April 29, 2004

Cornell Cinema

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A unique brand of filmmaking is employed in Hukkle, one that ignores popular trends in favor of creative experimentation. This film isn’t so much a linear story as it is a glimpse of the world through the eyes of an unseen character. A series of images strung together without formal narration, Hukkle exudes both mystery and wonder.

The film starts off innocently enough. An old Hungarian man pours himself a canister of milk and slowly makes his way to a bench on the side of the road. The man hiccups loudly along the way and these hiccups are, in fact, the reason for the film’s enigmatic title. What follows is a continuous montage of a variety of scenes, from the vibrating wing of a flying bee to the suspended floating of a fisherman’s hook. The old man, however, remains a source of consistency throughout the film as the compilations of scenes are only interrupted by a flashback to his constant presence on the bench.

Director Gyorgi Palfi paints a vivid picture of pastoral life in Hukkle because he makes an intricate study of a rural Hungarian village through different types of camera angles and subject matters. From the composition of bricks with which each house is built to the spices and cooking techniques from which a specific ethnic cuisine emerges, Palfi’s movie plays like the unguided exploration of a foreign culture.

Extreme close-ups paired with off-center wide shots mimic the real vision of a human being. Only certain things catch our eye, but when they do, we always have trouble looking away. Other times, we are given only fleeting glimpses of reality as we hurry through life in a rush. Another variant factor in Hukkle is the center of focus in different scenes. Actions in scenes are not always framed to be in the center of the screen, sometimes only visible on the left or right side, mimicking to peripheral vision in real life. The theme of cruelty and violence is also explored in Hukkle, a film not without its own sense of morbidity. Among the various scenes of daily life involving the village are those that bespeak of the harsh hand of nature and survival. Animals are eaten or crushed, medical patients are examined, and still life goes on. The intensity of the images eventually culminates in the discovery of a dead body, but Hukkle is far from being a conventional murder mystery. For one thing, the murder is not the main subject of the film and solving it does not seem to be the director’s main prerogative. Palfi handles his camera with care and grace, lingering with romantic attentiveness on specific scenes. Even the smallest aspects of nature and life are examined, the movement of ants across the earth or the sizzling of diced onions in a black pan. What results is a distinctively honest picture of reality in the village where Hukkle takes place. This is a vision of everyday life in an actual place and the slightly ominous mood only heightens this rare glimpse.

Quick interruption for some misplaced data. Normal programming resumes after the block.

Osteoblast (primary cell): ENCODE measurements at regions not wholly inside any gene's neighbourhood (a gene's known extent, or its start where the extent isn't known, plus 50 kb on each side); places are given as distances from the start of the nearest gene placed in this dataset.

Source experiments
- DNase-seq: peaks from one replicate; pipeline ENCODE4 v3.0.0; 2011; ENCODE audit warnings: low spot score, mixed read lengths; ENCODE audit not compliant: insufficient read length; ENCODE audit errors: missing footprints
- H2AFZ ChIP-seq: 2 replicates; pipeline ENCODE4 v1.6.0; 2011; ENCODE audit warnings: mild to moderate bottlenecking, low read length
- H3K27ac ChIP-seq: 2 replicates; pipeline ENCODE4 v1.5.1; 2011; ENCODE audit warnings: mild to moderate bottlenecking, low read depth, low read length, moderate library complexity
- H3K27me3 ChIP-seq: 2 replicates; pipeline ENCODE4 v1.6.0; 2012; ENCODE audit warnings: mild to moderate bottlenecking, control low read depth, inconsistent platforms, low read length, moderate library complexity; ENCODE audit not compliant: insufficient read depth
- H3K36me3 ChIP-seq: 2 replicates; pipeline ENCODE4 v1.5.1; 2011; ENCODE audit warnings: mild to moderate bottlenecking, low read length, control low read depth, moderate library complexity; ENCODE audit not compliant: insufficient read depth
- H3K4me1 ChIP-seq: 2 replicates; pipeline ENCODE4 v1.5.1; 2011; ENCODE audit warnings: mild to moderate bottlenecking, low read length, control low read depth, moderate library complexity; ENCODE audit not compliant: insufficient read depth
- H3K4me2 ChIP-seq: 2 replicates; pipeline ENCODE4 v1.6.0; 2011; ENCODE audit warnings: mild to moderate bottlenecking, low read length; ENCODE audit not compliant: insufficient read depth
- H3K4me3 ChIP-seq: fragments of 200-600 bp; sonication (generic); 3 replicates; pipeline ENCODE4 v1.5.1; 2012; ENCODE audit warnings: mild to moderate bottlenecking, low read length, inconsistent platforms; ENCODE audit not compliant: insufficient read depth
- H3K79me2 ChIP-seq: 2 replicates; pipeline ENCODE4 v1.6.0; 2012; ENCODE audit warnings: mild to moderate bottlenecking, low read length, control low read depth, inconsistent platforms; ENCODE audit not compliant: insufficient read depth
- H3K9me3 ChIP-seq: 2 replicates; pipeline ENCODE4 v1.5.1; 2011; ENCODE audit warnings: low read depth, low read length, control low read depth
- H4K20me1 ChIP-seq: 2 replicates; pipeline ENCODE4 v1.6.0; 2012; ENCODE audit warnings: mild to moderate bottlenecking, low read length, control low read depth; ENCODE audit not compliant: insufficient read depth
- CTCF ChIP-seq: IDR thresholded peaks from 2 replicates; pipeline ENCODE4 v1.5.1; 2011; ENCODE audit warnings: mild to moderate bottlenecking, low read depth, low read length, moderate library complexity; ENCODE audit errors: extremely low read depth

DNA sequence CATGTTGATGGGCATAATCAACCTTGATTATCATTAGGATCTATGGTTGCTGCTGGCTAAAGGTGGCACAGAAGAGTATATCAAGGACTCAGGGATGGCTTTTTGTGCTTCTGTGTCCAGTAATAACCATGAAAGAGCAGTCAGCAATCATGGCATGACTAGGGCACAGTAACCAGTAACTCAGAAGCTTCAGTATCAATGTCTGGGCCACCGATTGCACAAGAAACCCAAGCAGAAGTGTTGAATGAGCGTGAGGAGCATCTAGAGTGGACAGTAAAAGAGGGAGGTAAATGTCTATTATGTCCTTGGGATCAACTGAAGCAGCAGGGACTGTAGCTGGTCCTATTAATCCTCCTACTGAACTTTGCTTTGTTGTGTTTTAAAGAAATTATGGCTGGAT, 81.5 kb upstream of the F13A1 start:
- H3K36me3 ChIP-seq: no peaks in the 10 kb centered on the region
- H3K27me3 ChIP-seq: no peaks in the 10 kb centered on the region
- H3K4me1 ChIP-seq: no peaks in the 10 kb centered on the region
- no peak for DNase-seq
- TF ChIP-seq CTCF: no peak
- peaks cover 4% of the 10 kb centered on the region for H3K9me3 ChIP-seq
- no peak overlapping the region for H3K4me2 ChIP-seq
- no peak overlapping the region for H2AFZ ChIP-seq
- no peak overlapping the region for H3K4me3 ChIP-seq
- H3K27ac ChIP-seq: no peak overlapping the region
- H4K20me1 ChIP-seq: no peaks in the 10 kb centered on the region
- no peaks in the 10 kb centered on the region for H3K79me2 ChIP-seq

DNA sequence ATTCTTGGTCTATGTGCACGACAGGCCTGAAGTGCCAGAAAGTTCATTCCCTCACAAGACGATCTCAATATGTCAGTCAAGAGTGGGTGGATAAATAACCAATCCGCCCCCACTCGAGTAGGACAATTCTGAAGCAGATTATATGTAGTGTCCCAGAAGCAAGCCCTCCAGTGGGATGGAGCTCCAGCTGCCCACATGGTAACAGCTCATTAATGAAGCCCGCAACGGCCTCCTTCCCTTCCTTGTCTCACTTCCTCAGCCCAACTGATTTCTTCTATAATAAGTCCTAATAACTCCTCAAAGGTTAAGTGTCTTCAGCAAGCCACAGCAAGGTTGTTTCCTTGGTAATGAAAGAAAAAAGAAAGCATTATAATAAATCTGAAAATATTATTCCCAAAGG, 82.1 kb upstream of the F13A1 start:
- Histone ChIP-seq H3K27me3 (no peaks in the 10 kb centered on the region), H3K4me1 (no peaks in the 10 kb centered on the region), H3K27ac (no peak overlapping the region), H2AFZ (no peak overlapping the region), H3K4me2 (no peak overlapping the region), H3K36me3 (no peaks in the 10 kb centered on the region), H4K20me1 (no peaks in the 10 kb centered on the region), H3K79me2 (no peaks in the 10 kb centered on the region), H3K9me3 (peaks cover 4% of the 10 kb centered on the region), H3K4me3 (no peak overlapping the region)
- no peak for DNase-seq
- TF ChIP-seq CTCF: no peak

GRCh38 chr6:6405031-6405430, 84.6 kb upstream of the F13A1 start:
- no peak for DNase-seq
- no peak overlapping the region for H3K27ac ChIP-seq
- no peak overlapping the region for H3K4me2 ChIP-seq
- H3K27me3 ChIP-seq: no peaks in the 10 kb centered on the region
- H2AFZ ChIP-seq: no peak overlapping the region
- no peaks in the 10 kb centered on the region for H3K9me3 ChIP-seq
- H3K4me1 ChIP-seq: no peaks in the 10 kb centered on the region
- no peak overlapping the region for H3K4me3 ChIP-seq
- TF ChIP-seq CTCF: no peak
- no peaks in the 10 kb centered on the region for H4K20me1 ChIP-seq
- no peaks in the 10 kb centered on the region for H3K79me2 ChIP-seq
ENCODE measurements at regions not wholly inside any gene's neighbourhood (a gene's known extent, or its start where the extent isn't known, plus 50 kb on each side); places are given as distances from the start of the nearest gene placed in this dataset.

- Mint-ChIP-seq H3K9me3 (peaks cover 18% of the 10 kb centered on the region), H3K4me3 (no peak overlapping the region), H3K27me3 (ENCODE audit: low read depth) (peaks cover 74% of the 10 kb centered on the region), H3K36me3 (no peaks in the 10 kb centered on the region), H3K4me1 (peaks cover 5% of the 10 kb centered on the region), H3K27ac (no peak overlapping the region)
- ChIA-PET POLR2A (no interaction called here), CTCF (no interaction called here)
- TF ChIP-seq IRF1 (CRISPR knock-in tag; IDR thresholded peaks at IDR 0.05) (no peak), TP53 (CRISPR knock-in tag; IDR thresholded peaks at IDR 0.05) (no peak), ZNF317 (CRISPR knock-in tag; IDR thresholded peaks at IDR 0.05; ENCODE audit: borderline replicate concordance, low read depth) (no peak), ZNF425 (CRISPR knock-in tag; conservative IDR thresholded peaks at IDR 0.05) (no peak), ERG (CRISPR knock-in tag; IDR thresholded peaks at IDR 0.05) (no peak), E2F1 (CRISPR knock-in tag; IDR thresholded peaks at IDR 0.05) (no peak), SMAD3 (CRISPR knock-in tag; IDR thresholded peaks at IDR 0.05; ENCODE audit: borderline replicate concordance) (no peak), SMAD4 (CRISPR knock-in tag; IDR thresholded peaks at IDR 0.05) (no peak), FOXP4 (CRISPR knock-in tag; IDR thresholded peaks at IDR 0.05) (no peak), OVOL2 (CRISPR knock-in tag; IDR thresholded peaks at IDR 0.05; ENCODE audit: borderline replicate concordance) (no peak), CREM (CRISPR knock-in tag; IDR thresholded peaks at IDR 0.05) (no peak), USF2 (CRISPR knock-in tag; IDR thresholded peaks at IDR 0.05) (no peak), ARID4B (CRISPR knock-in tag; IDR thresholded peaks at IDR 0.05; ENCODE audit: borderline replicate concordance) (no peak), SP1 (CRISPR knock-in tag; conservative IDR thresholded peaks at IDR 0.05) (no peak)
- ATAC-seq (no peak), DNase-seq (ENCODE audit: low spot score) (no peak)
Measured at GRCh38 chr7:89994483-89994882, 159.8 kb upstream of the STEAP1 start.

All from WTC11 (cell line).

Without any scripted dialogue or soundtrack, Hukkle is almost more of a documentary than a feature film. Instead of deliberately spoken words or carefully chosen music to parallel desired moods, Hukkle is accompanied purely by the natural noises of each filmed scene. Sound comes from the chirping of insects or the trickling of water in a stream. Characters within the film do speak, but their dialogues function solely as contributions to the rest of the movie’s background noise.

A different type of movie, Hukkle was filmed artistically and with an eye for the visually powerful aspects of life. Palfi employs images as his chief actors and does not dilute his vision with contrived storylines or authoritative narration. The resulting product is both fresh and captivating, a brilliant tapestry of light and movement.

Archived article by Tracy Zhang